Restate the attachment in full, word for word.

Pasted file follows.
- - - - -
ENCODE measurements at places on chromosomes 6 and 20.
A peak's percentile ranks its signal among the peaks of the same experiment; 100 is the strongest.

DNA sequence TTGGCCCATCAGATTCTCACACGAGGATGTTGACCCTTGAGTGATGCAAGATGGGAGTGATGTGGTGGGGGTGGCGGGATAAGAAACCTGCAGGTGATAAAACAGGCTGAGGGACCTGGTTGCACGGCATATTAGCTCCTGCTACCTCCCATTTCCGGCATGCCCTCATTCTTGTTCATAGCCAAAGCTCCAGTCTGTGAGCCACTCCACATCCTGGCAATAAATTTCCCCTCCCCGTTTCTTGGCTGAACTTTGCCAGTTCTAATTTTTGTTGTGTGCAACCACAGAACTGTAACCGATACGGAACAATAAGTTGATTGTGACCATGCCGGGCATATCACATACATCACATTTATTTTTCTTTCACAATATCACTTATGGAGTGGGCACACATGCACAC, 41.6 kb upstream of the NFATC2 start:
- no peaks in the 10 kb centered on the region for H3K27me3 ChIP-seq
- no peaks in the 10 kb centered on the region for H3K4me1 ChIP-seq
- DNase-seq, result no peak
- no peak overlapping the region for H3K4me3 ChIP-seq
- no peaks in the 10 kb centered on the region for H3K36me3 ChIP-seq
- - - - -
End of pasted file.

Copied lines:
ENCODE measurements at places on chromosomes 6 and 20.
A peak's percentile ranks its signal among the peaks of the same experiment; 100 is the strongest.

DNA sequence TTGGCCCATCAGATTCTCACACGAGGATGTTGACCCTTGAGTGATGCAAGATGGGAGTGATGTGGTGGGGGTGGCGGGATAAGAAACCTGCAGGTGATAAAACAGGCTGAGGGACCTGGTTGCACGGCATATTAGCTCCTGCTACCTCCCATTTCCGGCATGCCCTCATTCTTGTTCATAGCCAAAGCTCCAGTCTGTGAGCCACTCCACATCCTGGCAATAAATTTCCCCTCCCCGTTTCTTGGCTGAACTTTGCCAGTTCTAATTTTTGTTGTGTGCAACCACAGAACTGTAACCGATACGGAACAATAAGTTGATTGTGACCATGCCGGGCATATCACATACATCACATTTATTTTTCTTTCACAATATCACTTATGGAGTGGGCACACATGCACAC, 41.6 kb upstream of the NFATC2 start:
- no peaks in the 10 kb centered on the region for H3K27me3 ChIP-seq
- no peaks in the 10 kb centered on the region for H3K4me1 ChIP-seq
- DNase-seq, result no peak
- no peak overlapping the region for H3K4me3 ChIP-seq
- no peaks in the 10 kb centered on the region for H3K36me3 ChIP-seq